Staff Picks: Dimensions, Defacements, Darkness


This Week’s Reading


Mike Kelley, Reconstructed History, 1989, ink and collage on paper, framed, in fifty parts, 11″ x 8.5″ each. © The Estate of Mike Kelley/Mike Kelley Foundation for the Arts

It is strangely relaxing to visit Frankfurt during the book fair, if you’re not in the book business. While actual publishers were staying out late and getting up early and speed-reading manuscripts on their phones, I got to visit Lucy Raven’s 3-D film installation, “Curtains,” at Portikus gallery, confirming my own suspicion that I do not, in fact, see in 3-D. (Everything was flat and red—or flat and blue if I squinted.) I also got to read the first three books of Anthony Powell’s A Dance to the Music of Time. It was my third attempt on Powell’s twelve-volume comedy of manners, and I could see what defeated me before—the fake-Proustian “philosophizing,” the unparsable sentences and cavalier grammar, the complete lack of believable erotic feeling, the endless talk about characters who never rise above caricature. The whole thing is amateurish in a way that only English novels like to be. And yet Powell has a genius for physical space. He can seat an entire dinner party so you remember who’s sitting where or show four friends walking down the street in such a way that you can tell, at all times, who’s walking next to whom. It’s magic. His characters may be strictly 2-D, but you always know where they are. —Lorin Stein

Last week I went to a show at Skarstedt Gallery to see a show of work by the late Mike Kelley. Kelley was a genius of an artist; to my mind, he is a genius of an artist, even though, of course, we will get no more new work from him. That present tense may be partly due to the fact that since his death, I’ve seen art by him that I hadn’t previously seen—like the installation at Skarstedt, which comprised fifty small, framed illustrations torn from American history textbooks and defaced by Kelley. The doodles are lewd and juvenile—he has Alexander Hamilton making a pass at George Washington and a signatory barfing on the Declaration of Independence—graffiti appropriate to the bored teenagers who likely suffered through the books. It’s a smart, astute work and very funny (a combination no artist does better than Kelley), but what really got me was the wall text, which was taken from Kelley’s introduction to a book of these images, published in 1990. This too-sober text turns an idealized view of American history and patriotism on its head: “Such childish resentment is the cause of the defacements presented here. The inability to accept their lower position in the order of things provokes these ‘artists’ to drag back to the surface garbage long buried–to sully, vandalize, and render inoperable our pictures of health,” he writes, adding, “Not that such a tactic is always bad.” —Nicole Rudick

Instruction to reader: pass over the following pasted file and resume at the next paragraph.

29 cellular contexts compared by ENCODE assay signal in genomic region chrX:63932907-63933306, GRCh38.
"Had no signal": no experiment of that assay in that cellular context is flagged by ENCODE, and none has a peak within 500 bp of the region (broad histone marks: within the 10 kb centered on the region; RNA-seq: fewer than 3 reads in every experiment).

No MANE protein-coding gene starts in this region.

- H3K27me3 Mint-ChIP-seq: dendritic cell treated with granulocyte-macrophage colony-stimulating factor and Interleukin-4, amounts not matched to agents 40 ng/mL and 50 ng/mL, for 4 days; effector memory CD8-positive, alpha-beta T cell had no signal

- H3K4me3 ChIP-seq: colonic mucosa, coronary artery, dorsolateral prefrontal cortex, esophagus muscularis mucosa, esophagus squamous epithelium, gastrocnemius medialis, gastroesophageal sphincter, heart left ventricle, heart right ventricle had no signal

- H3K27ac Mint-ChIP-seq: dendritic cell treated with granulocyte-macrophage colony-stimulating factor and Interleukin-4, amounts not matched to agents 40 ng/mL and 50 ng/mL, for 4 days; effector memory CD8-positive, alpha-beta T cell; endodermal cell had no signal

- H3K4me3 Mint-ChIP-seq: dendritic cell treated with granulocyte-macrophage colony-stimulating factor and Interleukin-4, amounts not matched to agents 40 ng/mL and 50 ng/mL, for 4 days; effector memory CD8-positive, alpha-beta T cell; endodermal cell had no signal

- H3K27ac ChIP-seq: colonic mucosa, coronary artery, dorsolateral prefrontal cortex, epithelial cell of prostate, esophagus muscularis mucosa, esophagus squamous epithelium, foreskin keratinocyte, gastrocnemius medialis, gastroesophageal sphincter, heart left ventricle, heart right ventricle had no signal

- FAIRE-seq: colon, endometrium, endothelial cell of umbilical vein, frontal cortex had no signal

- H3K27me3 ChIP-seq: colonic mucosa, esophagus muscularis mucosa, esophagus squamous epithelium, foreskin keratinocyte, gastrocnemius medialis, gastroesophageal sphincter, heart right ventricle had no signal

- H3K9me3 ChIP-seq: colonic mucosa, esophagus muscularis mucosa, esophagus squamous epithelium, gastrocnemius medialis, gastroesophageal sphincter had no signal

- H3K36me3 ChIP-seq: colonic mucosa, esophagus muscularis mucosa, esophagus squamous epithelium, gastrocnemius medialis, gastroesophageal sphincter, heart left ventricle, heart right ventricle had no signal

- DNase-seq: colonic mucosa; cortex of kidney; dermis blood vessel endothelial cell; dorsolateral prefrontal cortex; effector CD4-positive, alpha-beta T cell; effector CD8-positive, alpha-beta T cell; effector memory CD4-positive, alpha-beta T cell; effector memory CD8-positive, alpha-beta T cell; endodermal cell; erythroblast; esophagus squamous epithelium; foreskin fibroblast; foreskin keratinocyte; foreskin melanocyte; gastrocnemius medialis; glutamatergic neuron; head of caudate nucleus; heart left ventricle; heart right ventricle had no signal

“ ‘I get really affected by bestiality with children,’ she says … ‘I have to stop for a moment and loosen up, maybe go to Starbucks and have a coffee.’ She laughs at the absurd juxtaposition of a horrific sex crime and an overpriced latte.” That’s Adrien Chen in the latest issue of Wired, looking at the vast labor force (“well over 100,000”) devoted to “content moderation,” the purgation of offensive material from our social networks. If you’ve ever wondered why your YouTube experience never shades into sadism or pornography, you have content moderators to thank. Our demand for a whitewashed Internet—an uncontaminated “content stream”—comes at a steep human cost. Imagine if it were your full-time job to watch pornography, beheadings, torture, hate: the whole gamut of id and primeval desire, eight hours a day, forty hours a week. As Chen describes them, these laborers—that seems to me the only word for them, even if they’re handsomely remunerated—are at once desensitized and permanently scarred; he’s not overstating things when he writes that they’ve been “staring into the heart of human darkness.” One wants to cry foul here: Is it really necessary to expose so many people to such constant atrocity? Chen’s reporting presents a Gordian knot of ethics and exploitation. —Dan Piepenbring

In the new collection Come Here Often?, Hunter Slaton reflects on his favorite bar, the Southern Exposure. A minor inconvenience: it’s in Antarctica. In 2004, Slaton took a job as a dishwasher at McMurdo Station for the adventure. There was once a bowling alley on the base, but residents always preferred its three bars, “the hubs of social life on the station; and which one you frequented said a lot about you.” Southern Exposure was the smoking bar, where the cooks and machinery operators “who couldn’t give two shits about being on Antarctica” went drinking on a nightly basis. From Slaton’s description—“the blond wood bar,” “scraggly Christmas lights,” “worn armchairs that leaned back just far enough so that you would think they were about to tip over on you”—Southern Exposure sounds like my, and anyone else’s, favorite dive bar, a reminder that no matter where you are in the world there is always a place nearby that feels like home. —Justin Alvarez

Chris Thile is a MacArthur Fellow known mainly for his mandolin playing, with multiple Grammys to his name; his bluegrass trio Nickel Creek cut their first album when he was twelve, and he’s recorded an LP with Yo-Yo Ma. But his current quintet, the Punch Brothers, is making perhaps his best music to date. Their third album, Who’s Feeling Young Now? is a masterful, impressively eclectic collection; it nods to traditional bluegrass while remaining catchy and contemporary enough for pop radio. And it boasts great storytelling. In “This Girl,” a Christian backslider begs a priest to hook him up with the town hottie; in “Patchwork Girlfriend,” a whimsical, high-strung intro and outro bookend a silly tale about a man who’s decided that monogamy isn’t for him. —Alex Celia